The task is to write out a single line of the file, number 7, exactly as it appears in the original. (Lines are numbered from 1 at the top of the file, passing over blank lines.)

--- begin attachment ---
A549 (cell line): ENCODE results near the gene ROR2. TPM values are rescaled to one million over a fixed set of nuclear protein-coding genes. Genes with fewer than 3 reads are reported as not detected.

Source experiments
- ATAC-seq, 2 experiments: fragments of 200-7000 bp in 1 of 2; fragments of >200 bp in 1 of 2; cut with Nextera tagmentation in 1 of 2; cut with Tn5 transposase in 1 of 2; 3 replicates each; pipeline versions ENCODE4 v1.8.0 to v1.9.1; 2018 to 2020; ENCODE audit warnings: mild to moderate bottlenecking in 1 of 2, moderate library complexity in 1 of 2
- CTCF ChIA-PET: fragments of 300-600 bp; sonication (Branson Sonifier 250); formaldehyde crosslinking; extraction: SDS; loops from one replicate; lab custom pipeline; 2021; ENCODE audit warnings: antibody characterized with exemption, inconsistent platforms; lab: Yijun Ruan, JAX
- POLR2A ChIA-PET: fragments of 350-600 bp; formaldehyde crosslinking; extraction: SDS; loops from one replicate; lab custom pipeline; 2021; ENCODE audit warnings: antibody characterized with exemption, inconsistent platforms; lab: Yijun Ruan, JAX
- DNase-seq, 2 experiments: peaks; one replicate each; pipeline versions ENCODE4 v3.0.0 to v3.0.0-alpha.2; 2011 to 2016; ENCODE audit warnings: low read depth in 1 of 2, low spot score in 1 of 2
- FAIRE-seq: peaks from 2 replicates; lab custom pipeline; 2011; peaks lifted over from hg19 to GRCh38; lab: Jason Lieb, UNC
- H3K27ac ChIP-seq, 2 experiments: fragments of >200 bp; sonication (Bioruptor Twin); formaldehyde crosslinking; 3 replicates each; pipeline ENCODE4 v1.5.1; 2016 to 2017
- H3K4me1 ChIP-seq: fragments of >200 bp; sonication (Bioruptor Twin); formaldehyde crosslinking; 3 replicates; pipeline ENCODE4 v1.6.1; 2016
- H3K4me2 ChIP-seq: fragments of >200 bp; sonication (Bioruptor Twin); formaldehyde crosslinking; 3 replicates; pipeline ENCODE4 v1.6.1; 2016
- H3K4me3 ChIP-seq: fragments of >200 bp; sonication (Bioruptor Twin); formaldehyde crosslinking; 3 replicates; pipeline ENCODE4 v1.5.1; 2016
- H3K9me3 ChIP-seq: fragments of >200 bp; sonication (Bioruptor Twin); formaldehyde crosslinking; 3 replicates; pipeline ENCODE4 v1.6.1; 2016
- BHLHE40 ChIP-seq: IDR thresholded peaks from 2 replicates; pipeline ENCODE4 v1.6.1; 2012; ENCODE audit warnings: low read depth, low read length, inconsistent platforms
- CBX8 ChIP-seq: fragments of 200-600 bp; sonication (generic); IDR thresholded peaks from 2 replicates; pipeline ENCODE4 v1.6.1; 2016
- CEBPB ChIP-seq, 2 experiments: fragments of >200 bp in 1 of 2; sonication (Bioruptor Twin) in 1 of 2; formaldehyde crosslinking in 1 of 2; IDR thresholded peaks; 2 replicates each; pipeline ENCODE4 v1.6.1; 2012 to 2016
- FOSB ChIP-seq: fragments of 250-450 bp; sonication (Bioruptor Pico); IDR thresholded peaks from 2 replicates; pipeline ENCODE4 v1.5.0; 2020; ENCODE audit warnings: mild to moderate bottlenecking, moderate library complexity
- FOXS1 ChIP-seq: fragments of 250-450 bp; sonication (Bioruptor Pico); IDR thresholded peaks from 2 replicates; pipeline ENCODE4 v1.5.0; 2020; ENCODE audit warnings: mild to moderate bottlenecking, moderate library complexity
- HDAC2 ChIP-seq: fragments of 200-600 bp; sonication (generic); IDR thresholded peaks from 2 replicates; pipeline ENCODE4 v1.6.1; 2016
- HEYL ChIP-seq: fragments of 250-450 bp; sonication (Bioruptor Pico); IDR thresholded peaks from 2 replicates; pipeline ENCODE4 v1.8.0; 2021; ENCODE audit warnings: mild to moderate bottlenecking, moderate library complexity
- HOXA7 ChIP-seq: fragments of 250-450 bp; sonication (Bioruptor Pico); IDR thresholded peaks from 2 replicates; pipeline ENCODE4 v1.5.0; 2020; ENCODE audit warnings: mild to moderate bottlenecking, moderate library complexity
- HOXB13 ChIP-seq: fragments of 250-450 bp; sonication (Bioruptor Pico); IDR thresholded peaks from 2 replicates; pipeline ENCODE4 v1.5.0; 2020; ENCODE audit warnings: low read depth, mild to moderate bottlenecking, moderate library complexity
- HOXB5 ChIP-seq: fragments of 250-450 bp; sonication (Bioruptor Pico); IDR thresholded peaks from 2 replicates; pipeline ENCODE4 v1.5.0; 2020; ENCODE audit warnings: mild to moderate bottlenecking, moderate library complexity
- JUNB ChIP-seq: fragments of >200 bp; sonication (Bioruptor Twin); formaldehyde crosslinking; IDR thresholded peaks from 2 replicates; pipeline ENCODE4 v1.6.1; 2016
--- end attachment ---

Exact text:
- FAIRE-seq: peaks from 2 replicates; lab custom pipeline; 2011; peaks lifted over from hg19 to GRCh38; lab: Jason Lieb, UNC